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Google have now enabled the ability for users to upload full-sized photos from any web browser to Google+. All you have to do is enable the option and let it do the photo uploading for you.
There are limits on the file size of the photos, with anything over 2048 pixels across (and videos over 15 minutes long) will still count toward your Google Drive cap.
250 million Facebook users play games on the service each month, equates to $2 billion in revenue for developers
Games on Facebook are an annoyance for some and a lifestyle for others. Whether or not you game on the social network, you most likely know several people who do. Today, Facebook released some astonishing statistics about its users' gaming habits.
In a release this morning, Facebook says that over 250 million of its users play games on its service. Roughly 20 percent of its daily users play some type of game when logged into the site. If that is not a wake up call to all game developers, then the monetary figures sure will be.
Over 100 game developers made $1 million last year from Facebook games alone, with the totality of all Facebook gaming developers splitting roughly $2 billion in revenue last year. Android and iOS developers are taking note too with over 55 percent of the top 400 iOS games having Facebook integration.
After a filing in 2007 based on its social network, Twitter was finally granted a patent on... well... Twitter. US Patent #8,401,009 grants Twitter the rights to how its service works.
When news came of the applications approval, Twitter co-founder, Biz Stone, tweeted "Look Ma, I'm officially an inventor." Does this mean that Twitter will begin suing other startup social networks or services that have similar functionality? Technically they could, but Twitter has a policy that requires its employees to vote before legal action could be taken.
"Like many companies, we apply for patents on a bunch of our inventions. We also think a lot about how those patents may be used in the future, which is why we introduced the Innovator's Patent Agreement to keep control of those patents in the hands of engineers and designers."
The infamous hashtag is something that Twitter has enjoyed, but it looks like rival social networking site Facebook could integrate it, too. Twitter didn't create the hashtag, but it is used frequently on the social network site that it has become the phrase people associate with Twitter.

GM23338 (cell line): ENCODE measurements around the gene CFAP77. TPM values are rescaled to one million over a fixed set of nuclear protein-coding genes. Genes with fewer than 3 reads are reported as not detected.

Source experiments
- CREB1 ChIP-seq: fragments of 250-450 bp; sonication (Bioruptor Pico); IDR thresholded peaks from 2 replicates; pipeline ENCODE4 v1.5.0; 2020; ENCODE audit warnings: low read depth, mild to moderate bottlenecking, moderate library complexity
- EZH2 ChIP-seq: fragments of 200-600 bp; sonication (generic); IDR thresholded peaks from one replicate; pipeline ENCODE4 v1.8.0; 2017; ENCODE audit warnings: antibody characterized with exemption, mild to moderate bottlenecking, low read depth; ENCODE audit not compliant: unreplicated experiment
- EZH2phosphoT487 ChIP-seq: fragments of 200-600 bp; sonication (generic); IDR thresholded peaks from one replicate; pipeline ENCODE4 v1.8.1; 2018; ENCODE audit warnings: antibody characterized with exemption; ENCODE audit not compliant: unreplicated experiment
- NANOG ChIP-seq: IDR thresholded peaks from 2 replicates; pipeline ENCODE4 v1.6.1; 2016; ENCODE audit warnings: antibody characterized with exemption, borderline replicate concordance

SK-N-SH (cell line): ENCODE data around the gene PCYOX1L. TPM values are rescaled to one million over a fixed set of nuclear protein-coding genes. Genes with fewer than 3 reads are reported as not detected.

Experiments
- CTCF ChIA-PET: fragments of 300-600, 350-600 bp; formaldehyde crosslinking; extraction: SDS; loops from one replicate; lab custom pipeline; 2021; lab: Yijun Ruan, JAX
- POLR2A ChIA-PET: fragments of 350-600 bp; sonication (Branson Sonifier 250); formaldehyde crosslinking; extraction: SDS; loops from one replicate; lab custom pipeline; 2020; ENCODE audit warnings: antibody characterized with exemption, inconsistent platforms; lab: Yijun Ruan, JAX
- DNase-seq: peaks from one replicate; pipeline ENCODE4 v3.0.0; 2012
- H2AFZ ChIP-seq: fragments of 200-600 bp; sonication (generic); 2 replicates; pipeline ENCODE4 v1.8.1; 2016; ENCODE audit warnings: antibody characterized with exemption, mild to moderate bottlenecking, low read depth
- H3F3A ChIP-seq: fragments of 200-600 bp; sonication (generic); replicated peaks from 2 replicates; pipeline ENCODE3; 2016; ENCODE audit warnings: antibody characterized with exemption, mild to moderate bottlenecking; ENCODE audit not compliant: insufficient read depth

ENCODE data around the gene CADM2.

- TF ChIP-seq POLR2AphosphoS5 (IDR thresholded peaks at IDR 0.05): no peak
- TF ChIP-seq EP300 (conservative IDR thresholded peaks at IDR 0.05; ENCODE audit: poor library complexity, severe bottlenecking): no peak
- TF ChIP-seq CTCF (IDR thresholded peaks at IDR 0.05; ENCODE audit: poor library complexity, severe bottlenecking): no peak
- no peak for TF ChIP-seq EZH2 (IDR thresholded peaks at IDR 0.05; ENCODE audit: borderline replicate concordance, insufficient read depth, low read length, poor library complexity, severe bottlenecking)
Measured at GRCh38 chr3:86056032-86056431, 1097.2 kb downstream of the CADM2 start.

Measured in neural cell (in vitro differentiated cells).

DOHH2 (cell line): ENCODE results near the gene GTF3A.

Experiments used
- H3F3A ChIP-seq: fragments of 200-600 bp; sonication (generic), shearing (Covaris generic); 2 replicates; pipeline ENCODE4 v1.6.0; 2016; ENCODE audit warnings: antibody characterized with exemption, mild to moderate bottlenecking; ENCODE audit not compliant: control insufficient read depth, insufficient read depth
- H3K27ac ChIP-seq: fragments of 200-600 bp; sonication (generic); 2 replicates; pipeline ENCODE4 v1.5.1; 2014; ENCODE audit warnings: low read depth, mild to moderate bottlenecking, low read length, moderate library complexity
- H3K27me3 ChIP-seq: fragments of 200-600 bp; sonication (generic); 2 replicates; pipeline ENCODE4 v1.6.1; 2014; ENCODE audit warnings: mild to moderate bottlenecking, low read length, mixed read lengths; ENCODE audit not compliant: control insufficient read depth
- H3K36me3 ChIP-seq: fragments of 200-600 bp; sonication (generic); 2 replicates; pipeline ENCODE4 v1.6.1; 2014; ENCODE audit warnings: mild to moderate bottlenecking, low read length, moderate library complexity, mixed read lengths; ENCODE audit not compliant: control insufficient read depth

The news comes from The Wall Street Journal, citing "people familiar with the matter" that the hashtag would come to Facebook, but won't be introduced "imminently." What would Facebook do with the hashtag? Well, they could use it for breaking news and current affairs going on, such as during TV shows when something is said during a show, they'll have a hashtag for it to use it on Twitter. Facebook could adopt something similar, but it's unknown how their hashtag service would work right now.
How do you think it should work? Leave us your thoughts in the comments.
Last year I reported on a bill passing congress that would allow Netflix to integrate with Facebook to share your watch history with your friends. Three months later, Netflix has finally implemented some functionality with the social network.
Today Netflix rolled out new features that will allow you to share your activity on your Facebook wall. After enabling the feature, two new rows will appear in your Netflix app that allows you to share your activity with your friends. Users will have the ability to post shows and films to Facebook and offer comments about recently viewed items.
This functionality has been available to the international crowd for well over a year now, but was held up in the US by obscure laws dating back to the VHS rental days that prevented renters from disclosing an individual's rental records. Netflix and Facebook teamed up to get the law amended - things were made official this past January.
Facebook's platform team have shared some big numbers over the last couple of days, including that more than 400 billion Open Graph actions have been shared "back to Facebook" as of March. Facebook defines their Open Graph actions as "the high-level interactions users can perform" in a Facebook-connected app.
These actions could include a multitude of things, following, liking, listening to music, reading an article, watching a video, etc. This makes the 400 billion action number impressive, but with 1 billion+ users, you can't be that astonished. Facebook add that "on average, people choose to share their app activity" with friends over 1 billion times per day. The social network have also said that as of this month, "110 million songs, albums and radio stations have been played 40 billion times" through Facebook-integrated apps and "1.47 million books have been shared."